Sometimes it is enough to start from either a bound or free configuration near one of the desired reaction coordinate points, and equilibrate to it. The endpoint of that equilibration might be used to start the next equilibration at an adjacent location. If the locations have been chosen well, this will work fine, because the adjacent location will sample nearby configurations that can be reached easily. However, it means that the last simulation in the series won’t start until all the other equilibrations have completed.

An alternative is to run “steered molecular dynamics” to do a non-equilbrium trajectory that is forced to move along the reaction coordinate. From that trajectory we can pick suitable configurations to start the equilibration at each location along the reaction coordinate. In GROMACS, this is called “constant-force pulling.”

Another alternative is “interactive molecular dynamics” where the user can link visualization software to a running simulation and choose where to apply forces to effect transitions. This can help to provide insight into possible reaction coordinates, as well as where to sample along them.


All these approaches can introduce a path dependence into the configurations chosen to begin the equilibration. This might be a significant risk in a real scientific investigation. How might this be mitigated?

System preparation for this tutorial

For this tutorial, 24 systems have been prepared in advance using the first method described above. This will help us focus on the mechanics of umbrella sampling, rather than details of solvating and choosing box sizes that are common to all simulations.

However, we should now look at those mechanics!

GROMACS .mdp options for pulling

Using functionality in GROMACS requires setting appropriate options in the .mdp file. The ones we’ll use will let the simulation know that pulling will take place, as well as describe the reaction coordinate(s) and bias(es). GROMACS typically uses pull groups and pull geometries to define pull coordinates (ie reaction coordinate). In the example in this tutorial, we will use one pull group for each pyrimidine molecule. The distances betwen the centers of mass of those groups will define the single pull coordinate.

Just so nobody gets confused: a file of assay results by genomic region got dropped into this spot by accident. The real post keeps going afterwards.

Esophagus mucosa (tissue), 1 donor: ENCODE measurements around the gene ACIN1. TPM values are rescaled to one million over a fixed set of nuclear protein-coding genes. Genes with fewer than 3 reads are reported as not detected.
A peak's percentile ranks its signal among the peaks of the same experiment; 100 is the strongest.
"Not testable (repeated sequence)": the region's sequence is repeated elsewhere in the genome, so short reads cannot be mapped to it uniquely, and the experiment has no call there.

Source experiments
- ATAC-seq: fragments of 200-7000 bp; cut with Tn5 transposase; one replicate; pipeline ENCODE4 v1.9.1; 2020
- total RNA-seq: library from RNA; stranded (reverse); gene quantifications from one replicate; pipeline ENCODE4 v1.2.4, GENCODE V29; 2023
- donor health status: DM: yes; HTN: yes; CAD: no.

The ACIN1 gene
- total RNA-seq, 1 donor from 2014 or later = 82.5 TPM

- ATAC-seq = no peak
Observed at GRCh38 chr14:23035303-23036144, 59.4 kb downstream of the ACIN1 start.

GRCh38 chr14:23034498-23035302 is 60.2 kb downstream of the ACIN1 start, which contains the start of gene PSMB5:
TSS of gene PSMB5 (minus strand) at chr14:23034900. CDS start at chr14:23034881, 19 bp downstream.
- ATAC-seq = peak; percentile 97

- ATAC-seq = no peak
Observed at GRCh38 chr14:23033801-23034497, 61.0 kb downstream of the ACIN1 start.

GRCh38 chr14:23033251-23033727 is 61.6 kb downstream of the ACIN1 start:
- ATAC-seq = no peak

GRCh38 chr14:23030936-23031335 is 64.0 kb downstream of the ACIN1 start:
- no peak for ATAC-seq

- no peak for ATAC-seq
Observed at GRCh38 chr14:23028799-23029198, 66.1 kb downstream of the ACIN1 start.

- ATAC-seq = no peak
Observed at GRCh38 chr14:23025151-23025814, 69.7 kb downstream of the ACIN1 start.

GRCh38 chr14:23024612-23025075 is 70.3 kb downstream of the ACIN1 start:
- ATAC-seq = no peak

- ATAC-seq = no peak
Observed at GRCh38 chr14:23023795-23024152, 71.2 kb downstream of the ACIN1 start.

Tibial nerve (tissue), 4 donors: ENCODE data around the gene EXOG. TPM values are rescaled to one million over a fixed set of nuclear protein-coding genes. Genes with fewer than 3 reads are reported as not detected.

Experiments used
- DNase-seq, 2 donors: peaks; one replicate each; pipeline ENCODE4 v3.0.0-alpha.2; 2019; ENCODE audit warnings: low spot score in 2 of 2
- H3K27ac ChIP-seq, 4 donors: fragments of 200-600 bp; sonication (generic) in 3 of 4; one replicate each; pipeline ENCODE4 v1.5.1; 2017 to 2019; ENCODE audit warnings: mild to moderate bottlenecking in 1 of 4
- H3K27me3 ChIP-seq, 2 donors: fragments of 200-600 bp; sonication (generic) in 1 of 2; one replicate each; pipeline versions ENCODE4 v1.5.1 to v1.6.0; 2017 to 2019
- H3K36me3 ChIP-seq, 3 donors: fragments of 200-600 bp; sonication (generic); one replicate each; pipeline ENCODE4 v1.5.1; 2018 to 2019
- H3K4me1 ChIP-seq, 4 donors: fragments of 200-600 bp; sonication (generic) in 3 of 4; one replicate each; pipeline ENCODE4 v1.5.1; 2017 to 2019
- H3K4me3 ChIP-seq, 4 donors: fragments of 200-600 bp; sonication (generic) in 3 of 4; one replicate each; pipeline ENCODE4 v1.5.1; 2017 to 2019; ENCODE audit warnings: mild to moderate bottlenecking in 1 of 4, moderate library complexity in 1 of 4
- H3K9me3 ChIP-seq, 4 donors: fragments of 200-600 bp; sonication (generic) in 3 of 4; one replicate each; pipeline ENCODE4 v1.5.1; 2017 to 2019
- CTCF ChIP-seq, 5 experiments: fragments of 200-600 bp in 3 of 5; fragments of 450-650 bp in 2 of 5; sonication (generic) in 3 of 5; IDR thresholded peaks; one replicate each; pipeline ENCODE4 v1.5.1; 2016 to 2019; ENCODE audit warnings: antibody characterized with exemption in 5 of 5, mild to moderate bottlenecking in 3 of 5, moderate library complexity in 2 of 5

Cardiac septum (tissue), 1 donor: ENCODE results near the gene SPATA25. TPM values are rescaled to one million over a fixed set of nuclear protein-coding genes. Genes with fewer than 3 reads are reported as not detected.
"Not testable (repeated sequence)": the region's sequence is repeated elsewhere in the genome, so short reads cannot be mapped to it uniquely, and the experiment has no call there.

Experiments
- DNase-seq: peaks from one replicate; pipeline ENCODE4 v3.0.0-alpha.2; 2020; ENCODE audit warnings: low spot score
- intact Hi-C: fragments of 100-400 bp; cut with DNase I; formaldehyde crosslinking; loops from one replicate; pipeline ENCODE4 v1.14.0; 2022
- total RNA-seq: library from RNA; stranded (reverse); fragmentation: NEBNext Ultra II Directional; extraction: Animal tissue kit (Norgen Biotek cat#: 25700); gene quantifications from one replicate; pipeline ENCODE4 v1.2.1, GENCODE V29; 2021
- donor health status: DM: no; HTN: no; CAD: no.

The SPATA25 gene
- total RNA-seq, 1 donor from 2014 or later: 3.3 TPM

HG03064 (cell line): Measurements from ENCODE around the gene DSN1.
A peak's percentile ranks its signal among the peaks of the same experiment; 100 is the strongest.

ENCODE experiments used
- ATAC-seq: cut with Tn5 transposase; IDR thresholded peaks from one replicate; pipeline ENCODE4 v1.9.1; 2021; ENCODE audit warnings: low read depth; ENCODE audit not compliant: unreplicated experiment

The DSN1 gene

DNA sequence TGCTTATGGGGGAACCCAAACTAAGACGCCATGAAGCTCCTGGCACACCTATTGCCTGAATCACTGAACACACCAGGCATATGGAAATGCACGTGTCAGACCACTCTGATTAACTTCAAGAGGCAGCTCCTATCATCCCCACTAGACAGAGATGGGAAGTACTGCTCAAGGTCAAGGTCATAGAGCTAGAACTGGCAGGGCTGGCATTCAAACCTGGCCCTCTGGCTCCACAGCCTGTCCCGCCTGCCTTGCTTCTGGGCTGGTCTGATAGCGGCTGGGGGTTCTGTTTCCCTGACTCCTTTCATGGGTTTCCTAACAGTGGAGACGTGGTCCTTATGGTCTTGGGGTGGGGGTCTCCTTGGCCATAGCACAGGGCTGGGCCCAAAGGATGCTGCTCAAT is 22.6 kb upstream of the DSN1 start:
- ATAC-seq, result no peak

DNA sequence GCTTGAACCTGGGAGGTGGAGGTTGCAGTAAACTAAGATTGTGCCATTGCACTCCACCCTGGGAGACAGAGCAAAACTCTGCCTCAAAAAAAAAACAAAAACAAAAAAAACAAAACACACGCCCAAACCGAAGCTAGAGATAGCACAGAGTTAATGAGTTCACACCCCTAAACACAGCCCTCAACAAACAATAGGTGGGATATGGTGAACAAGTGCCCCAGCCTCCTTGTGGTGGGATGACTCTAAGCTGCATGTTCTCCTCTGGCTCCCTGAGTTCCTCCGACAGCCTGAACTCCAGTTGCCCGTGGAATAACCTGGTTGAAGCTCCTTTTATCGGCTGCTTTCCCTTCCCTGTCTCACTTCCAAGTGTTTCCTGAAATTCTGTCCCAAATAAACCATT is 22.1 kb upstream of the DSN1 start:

Pull groups and coordinates

Pull groups and coordinates

Together, the .mdp lines for the above pulling setup are:

pull                     = yes
pull-ngroups             = 2
pull-group1-name         = pyrimidine_1
pull-group2-name         = pyrimidine_2
pull-ncoords             = 1
pull-coord1-groups       = 1 2
pull-coord1-geometry     = distance

As with other kinds of groups in GROMACS (e.g. temperature-coupling groups), the pull groups are described by index groups in the index file also supplied to gmx grompp (typically named index.ndx).

To use umbrella sampling, we describe that as the pull-coord-type and choose a width for the harmonic potential pull-coord-k. In this tutorial, the umbrella will not move so has a zero pull-coord-rate. Finally, each system we prepare will have a fixed location chosen for the umbrella along the reaction coordinate, here 0.834 nm.

pull-coord1-type         = umbrella
pull-coord1-k            = 5000.0
pull-coord1-rate         = 0.0
pull-coord1-init         = 0.834

These and many other .mdp options for pulling are described more full in the documentation.

Let us look at one of the grompp.mdp run input files:

%less sampling/run-08/grompp.mdp